Re: Ethics as Science

From: Technotranscendence (
Date: Sat Mar 11 2000 - 01:26:17 MST

On Friday, March 10, 2000 5:53 AM Greg Burch wrote:
> I'm very far behind in my correspondence and I know that Robin has said he
> has to drop out of this discussion for work reasons. I've had time to
> read this interesting thread quickly and so make only this one comment
> the peanut gallery: I don't see Robin's points addressing the fundamental
> "is-ought" gap that I think Dan is talking about.

We could discuss Rand's way of bridging the gap, i.e., by looking for what
facts gives rise to values. After all, it would appear only certain kinds
of beings have or pursue values and only under certain circumstances. That
might be better than wondering what someone could possibly believe, etc. (I
haven't followed this discussion too closely either. Hard to do with so
many competing things on and off the list.)

> To me, it's one thing (and
> a very important and good thing) to come up with increasingly accurate
> descriptive and predictive models of behavior,

It would also be nice to see actual models of human behavior that are highly
predictive, especially ones that can not only predict, say, habits or
genetic stuff, but what the effects of a given change will be. Granted, to
some extent we all have this. We interact with other people and expect
certain ranges of reactions from them. We even expect certain norms in film
and fiction.

> and quite another to develop
> PRESCRIPTIVE systems of analysis. As I've written here before, I do not
> any fundamental inconsistency between scientific materialism and
> "determinism" on the one hand and the notion that sentient beings are
> actors capable of making (and required to make) moral choices. In brutal
> summary, my reconciliation of these two notions derives from complexity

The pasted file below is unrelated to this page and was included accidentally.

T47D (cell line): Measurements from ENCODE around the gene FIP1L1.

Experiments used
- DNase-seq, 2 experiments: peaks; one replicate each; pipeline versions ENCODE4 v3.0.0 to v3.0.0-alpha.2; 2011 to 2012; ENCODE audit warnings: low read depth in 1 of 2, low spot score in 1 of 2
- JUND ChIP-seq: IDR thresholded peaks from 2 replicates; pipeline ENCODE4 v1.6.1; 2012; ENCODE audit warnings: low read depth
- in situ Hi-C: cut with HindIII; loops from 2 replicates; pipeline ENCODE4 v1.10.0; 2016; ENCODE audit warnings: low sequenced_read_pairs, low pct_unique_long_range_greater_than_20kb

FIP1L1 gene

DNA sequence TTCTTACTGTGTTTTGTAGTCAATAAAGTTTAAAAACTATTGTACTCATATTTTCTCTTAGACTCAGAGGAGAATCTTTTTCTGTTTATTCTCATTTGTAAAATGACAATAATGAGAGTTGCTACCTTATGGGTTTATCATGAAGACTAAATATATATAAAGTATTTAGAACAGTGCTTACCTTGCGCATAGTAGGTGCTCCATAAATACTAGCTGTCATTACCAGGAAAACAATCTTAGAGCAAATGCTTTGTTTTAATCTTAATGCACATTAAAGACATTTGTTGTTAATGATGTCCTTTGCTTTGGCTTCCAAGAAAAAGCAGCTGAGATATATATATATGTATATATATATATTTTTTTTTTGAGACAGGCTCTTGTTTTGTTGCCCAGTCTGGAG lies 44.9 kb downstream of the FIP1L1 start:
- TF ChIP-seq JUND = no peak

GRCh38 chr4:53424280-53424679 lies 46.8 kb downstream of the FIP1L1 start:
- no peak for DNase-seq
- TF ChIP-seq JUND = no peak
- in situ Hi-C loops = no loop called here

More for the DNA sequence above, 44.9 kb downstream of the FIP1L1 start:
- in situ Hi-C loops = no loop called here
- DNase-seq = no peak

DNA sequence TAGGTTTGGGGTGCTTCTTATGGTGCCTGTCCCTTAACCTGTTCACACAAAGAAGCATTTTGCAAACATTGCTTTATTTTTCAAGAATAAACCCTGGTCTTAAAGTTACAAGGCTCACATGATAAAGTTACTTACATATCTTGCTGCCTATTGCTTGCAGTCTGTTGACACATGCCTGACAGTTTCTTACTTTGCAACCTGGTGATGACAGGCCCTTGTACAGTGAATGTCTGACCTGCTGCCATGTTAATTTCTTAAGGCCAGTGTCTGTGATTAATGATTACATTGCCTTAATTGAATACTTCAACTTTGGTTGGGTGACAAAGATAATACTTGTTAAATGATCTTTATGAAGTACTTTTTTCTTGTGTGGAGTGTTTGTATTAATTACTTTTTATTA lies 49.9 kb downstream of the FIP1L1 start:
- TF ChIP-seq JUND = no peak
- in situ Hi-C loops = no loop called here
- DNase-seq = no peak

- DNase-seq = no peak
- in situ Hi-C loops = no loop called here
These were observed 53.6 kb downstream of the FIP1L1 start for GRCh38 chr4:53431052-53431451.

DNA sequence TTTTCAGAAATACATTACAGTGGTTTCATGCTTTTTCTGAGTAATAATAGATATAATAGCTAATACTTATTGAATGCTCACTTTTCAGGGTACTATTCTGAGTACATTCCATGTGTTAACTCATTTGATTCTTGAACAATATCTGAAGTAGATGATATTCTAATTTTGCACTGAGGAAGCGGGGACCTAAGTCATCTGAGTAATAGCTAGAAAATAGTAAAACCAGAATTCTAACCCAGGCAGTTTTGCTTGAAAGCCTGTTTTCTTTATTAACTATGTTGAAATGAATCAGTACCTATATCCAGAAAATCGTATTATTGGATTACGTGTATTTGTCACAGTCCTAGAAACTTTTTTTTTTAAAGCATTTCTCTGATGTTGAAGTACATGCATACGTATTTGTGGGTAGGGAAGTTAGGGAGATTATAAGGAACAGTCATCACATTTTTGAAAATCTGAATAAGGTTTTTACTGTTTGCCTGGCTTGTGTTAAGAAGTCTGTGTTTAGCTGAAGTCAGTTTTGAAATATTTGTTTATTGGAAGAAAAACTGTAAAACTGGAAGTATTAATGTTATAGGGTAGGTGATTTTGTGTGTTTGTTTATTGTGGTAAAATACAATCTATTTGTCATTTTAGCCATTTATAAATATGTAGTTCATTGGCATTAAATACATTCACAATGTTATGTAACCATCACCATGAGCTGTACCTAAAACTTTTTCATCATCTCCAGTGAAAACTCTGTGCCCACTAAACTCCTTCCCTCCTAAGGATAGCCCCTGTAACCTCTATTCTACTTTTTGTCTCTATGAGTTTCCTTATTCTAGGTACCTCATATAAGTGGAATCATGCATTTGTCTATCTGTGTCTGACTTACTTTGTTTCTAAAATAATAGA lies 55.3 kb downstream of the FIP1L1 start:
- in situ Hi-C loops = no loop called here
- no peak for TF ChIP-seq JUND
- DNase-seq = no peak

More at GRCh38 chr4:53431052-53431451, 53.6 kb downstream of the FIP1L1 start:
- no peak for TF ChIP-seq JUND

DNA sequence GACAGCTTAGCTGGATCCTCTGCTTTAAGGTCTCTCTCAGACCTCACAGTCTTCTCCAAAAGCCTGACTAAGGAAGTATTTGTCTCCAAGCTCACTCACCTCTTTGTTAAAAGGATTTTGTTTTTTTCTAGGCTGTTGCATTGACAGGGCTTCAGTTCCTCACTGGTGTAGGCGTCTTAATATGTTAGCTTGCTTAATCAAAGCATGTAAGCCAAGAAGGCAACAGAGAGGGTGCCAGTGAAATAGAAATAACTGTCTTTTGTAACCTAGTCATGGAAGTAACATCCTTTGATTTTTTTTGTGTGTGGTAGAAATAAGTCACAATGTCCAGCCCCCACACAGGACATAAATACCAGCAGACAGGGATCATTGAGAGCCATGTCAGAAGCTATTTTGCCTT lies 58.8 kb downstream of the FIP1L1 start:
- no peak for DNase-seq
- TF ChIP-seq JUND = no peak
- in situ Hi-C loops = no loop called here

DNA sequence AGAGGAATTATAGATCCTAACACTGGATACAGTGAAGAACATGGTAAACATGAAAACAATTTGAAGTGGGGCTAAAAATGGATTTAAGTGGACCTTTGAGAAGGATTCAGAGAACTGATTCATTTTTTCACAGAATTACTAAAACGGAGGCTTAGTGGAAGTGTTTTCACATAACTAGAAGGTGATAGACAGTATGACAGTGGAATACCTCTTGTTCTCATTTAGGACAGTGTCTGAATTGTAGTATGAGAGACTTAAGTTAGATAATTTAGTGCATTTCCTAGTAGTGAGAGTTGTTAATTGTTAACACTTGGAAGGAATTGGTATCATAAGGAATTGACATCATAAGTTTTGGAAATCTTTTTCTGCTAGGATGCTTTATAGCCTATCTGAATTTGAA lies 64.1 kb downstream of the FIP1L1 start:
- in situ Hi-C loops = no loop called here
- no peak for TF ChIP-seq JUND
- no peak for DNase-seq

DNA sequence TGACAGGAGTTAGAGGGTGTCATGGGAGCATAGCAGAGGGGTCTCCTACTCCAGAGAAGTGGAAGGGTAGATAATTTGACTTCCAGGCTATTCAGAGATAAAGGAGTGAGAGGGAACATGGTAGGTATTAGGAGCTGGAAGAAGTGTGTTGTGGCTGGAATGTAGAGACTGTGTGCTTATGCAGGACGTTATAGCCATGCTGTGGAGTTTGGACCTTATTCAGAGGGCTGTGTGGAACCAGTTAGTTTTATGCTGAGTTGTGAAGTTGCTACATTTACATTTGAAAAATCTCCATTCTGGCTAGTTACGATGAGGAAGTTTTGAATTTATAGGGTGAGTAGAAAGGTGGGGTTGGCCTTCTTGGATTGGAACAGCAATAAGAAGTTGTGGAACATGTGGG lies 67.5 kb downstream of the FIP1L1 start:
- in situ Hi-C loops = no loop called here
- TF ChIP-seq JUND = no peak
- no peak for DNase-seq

> theory: above a certain level of complexity, mental systems cannot be
> accurately enough modeled in practical terms to completely predict their
> behavior, requiring such systems to employ generalizing heuristics that
> satisfactorily onto a traditional notion of the realm of "ethics".

There are a few problems here. One, I question whether materialism is or
can be scientific. Science is typically taken to be a method of gaining
knowledge or knowledge gained via that method. Materialism is an
ontological position. I'm not claiming the twain never doth meet, just that
one does not imply the other.

Two, the problem for morality of determinism is not about prediction per se,
but about responsibility and choice. To wit, if an alleged actor cannot
choose any of her actions, then the typical -- and, to me, correct -- view
is that she's not responsible for her actions. In other words, we can't
praise or blame her for doing right or wrong, good or ill, this or that.
But that does not exhaust morality either. After all, intentions as well as
actions and results have to come into play.

Three, the complexity argument doesn't resolve the issue the way Greg wants
it to be resolved -- with all sides being right and everything taken up into
to some greater whole. Instead, if a system is deterministic, it is
deterministic, whether to itself it cannot be modeled or not. (I would also
submit that when we model our and other people's actions, we need not be
complete or total -- any more than in trying to predict where to point the
cameras on the Galileo probe presumes a complete knowledge of celestial
happenings. But that's what Greg meant by "generalizing heuristics,"

That a system is complex does not clear up everything either. After all,
paradigmatic complex systems tend to magnify small pertubations. That being
so, imagine a determined determinist who despite his scrutiny overlooks one
small disturbance that happens to be completely undetermined. Soon, that
disturbance might affect the whole system. What I'm saying is that
complexity should make us a little humble -- though we should not retreat
before it like some savage before a graven idol.:)

Too tired to write more!

Daniel Ust
    Go Euchner! at:

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